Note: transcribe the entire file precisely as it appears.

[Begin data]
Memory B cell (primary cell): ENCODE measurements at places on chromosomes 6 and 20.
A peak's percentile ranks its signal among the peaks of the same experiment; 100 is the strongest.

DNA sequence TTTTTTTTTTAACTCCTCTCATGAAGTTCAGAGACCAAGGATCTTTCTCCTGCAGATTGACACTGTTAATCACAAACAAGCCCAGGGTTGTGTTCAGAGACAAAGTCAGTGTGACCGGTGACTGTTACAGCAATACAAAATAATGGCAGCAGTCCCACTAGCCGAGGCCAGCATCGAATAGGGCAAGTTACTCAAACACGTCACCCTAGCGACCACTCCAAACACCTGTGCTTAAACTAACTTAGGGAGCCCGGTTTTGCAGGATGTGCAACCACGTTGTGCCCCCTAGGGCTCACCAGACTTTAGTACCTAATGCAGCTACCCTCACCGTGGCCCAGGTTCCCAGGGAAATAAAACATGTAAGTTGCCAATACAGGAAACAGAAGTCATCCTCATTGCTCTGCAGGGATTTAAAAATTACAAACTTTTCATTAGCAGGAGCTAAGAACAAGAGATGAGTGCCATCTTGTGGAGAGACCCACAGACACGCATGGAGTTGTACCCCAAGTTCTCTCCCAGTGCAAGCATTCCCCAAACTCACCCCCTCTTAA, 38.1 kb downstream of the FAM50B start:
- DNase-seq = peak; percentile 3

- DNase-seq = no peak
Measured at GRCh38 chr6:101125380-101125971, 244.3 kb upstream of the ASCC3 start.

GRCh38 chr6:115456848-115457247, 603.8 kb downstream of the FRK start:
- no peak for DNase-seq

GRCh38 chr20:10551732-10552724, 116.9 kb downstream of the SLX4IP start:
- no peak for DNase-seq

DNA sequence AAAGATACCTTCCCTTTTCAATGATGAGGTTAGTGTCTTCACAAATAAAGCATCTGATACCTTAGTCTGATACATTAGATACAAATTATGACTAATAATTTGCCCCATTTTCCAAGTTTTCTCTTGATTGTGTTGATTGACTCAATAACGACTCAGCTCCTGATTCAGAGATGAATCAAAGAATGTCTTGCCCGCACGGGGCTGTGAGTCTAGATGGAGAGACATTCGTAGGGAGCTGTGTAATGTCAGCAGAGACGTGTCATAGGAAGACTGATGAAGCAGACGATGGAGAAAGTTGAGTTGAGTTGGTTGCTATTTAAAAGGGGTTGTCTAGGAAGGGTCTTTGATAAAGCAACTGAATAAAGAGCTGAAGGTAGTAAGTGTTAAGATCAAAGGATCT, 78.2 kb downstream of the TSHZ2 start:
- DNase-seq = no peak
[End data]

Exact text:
Memory B cell (primary cell): ENCODE measurements at places on chromosomes 6 and 20.
A peak's percentile ranks its signal among the peaks of the same experiment; 100 is the strongest.

DNA sequence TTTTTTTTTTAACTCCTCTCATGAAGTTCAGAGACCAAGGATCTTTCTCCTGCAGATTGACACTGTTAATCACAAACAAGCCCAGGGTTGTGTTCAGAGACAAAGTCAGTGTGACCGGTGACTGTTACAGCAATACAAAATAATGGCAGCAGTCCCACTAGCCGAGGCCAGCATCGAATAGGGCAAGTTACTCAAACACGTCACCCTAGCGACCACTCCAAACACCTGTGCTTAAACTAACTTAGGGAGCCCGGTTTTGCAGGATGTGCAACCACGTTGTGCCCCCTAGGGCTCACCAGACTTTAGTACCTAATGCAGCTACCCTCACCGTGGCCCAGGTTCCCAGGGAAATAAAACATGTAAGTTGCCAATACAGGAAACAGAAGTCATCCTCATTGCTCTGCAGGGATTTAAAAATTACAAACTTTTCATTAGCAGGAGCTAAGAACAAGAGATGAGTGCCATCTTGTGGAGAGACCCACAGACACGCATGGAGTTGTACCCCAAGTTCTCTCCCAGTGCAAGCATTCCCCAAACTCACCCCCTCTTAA, 38.1 kb downstream of the FAM50B start:
- DNase-seq = peak; percentile 3

- DNase-seq = no peak
Measured at GRCh38 chr6:101125380-101125971, 244.3 kb upstream of the ASCC3 start.

GRCh38 chr6:115456848-115457247, 603.8 kb downstream of the FRK start:
- no peak for DNase-seq

GRCh38 chr20:10551732-10552724, 116.9 kb downstream of the SLX4IP start:
- no peak for DNase-seq

DNA sequence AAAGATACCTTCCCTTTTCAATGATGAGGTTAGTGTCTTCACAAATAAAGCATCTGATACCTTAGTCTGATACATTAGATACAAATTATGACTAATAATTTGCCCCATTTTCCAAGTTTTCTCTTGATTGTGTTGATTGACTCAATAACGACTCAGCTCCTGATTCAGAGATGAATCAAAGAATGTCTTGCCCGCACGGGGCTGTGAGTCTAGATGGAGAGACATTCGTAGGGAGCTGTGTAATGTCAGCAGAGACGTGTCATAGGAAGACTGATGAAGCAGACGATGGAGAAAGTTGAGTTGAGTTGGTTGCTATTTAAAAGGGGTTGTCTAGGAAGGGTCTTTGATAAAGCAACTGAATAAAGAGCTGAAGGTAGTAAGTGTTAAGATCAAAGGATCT, 78.2 kb downstream of the TSHZ2 start:
- DNase-seq = no peak